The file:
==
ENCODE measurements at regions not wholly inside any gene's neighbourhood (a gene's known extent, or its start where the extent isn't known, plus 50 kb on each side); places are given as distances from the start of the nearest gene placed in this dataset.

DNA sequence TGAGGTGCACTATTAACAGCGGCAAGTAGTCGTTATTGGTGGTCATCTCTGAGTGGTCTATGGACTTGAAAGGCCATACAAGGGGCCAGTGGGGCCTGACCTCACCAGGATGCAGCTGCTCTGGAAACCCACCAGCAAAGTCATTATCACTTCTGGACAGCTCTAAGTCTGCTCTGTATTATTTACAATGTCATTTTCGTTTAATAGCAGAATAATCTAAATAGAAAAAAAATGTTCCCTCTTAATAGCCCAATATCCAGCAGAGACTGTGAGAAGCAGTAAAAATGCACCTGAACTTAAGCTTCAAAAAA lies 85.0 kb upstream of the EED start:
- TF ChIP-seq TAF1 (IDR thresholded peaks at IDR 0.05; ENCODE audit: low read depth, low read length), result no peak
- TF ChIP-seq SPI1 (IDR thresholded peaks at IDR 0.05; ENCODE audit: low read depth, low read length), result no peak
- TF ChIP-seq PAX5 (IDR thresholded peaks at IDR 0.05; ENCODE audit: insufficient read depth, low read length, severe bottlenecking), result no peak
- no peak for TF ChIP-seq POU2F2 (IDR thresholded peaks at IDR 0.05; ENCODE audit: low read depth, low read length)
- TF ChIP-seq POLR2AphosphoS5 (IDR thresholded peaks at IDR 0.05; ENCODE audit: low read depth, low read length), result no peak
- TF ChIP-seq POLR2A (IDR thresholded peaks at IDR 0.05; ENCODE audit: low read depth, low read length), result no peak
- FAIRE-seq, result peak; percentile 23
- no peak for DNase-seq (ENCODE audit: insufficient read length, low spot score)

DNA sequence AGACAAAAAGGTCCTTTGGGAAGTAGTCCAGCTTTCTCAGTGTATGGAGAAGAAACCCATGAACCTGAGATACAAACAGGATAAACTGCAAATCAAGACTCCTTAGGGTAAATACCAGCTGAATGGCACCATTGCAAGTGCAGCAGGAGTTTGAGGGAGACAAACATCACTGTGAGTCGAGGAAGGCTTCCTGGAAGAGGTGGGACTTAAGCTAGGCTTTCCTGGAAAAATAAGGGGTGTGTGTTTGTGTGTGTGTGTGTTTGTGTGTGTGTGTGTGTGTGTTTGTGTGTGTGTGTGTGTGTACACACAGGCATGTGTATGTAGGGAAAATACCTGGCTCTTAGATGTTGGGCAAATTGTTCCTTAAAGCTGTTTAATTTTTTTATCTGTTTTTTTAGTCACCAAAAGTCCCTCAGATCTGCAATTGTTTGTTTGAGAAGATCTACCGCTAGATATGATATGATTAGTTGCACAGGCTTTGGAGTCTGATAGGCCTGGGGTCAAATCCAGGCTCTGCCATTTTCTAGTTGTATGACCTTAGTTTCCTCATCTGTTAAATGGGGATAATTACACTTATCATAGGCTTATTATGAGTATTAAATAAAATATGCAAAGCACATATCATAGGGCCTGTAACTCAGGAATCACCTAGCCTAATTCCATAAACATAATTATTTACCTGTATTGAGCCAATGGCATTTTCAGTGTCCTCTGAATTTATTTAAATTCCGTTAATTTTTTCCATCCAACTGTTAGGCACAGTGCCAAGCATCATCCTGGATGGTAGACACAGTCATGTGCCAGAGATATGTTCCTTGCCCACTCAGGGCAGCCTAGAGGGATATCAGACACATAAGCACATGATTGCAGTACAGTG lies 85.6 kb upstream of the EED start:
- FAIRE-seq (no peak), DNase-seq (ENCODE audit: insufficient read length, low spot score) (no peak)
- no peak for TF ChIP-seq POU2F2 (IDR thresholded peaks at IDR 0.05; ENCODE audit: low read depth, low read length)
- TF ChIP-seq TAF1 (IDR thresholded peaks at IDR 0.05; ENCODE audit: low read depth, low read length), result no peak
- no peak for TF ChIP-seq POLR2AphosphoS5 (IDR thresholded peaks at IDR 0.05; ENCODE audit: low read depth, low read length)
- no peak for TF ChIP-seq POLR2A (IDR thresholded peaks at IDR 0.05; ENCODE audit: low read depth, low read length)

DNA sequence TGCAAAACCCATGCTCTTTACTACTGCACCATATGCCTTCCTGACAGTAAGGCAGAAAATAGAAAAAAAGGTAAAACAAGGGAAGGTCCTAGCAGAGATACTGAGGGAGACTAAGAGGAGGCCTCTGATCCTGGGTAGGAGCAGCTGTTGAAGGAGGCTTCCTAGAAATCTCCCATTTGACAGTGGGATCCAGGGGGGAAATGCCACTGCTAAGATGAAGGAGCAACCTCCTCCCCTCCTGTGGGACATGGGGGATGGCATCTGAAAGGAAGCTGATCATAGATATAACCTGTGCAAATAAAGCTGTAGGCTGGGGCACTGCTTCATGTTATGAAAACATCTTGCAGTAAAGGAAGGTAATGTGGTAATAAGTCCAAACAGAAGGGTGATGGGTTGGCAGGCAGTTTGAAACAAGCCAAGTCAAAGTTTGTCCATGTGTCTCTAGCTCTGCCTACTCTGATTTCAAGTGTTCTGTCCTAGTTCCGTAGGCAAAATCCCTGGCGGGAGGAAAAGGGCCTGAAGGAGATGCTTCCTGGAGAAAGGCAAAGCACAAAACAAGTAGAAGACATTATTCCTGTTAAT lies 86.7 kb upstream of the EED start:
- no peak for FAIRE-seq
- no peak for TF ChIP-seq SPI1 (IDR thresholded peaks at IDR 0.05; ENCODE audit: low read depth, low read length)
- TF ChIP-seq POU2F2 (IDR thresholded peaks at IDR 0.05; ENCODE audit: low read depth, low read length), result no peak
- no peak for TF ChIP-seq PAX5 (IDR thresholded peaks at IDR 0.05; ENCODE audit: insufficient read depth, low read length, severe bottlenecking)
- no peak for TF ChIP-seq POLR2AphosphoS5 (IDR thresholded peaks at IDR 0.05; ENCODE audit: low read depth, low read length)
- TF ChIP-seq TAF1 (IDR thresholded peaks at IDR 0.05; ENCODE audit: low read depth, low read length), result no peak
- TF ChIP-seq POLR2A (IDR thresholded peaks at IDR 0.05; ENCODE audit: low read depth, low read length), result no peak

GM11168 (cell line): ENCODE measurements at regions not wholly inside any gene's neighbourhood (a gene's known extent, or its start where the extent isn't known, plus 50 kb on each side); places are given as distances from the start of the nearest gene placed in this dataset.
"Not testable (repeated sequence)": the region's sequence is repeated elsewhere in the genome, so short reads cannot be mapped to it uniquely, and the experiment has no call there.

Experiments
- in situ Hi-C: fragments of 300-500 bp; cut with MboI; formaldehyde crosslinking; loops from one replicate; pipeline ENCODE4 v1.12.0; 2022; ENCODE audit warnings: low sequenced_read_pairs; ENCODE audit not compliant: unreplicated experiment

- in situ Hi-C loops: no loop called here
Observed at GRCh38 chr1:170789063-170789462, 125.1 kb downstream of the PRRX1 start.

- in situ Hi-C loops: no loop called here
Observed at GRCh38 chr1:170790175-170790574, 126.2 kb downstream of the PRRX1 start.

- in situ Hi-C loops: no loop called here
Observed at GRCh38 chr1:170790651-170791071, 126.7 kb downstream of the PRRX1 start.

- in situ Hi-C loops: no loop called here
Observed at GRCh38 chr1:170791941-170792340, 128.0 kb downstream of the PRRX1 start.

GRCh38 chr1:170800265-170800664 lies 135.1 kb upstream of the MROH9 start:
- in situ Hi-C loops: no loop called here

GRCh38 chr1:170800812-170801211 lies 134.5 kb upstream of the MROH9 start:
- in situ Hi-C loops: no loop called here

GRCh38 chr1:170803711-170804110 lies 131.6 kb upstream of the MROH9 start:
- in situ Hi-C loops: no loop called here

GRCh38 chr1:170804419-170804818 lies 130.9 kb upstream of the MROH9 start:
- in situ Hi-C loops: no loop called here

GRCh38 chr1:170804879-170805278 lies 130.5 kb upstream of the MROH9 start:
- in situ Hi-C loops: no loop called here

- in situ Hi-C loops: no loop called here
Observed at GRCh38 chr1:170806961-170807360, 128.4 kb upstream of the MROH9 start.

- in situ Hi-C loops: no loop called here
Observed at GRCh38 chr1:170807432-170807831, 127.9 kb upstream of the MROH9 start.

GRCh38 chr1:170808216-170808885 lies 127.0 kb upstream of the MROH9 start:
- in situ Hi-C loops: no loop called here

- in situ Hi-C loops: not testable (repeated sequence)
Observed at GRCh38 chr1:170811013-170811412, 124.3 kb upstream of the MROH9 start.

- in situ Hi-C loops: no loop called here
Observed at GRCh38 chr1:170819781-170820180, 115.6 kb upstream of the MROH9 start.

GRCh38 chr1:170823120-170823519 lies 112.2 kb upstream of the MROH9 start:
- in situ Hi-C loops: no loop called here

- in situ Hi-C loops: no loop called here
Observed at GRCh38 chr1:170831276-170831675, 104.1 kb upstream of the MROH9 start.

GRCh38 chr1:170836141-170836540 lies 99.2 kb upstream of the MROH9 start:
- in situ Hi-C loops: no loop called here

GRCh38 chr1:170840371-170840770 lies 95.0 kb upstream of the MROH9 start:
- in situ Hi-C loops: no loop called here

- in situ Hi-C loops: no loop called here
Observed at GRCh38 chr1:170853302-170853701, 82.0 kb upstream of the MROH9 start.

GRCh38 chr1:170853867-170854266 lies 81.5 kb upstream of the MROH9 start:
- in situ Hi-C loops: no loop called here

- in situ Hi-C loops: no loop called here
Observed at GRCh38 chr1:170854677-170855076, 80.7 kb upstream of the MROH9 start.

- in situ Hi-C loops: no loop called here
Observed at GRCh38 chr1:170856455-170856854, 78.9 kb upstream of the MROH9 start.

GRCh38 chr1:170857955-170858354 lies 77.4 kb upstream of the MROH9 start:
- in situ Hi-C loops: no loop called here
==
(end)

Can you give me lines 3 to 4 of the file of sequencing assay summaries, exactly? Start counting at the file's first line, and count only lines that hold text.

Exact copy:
- TF ChIP-seq TAF1 (IDR thresholded peaks at IDR 0.05; ENCODE audit: low read depth, low read length), result no peak
- TF ChIP-seq SPI1 (IDR thresholded peaks at IDR 0.05; ENCODE audit: low read depth, low read length), result no peak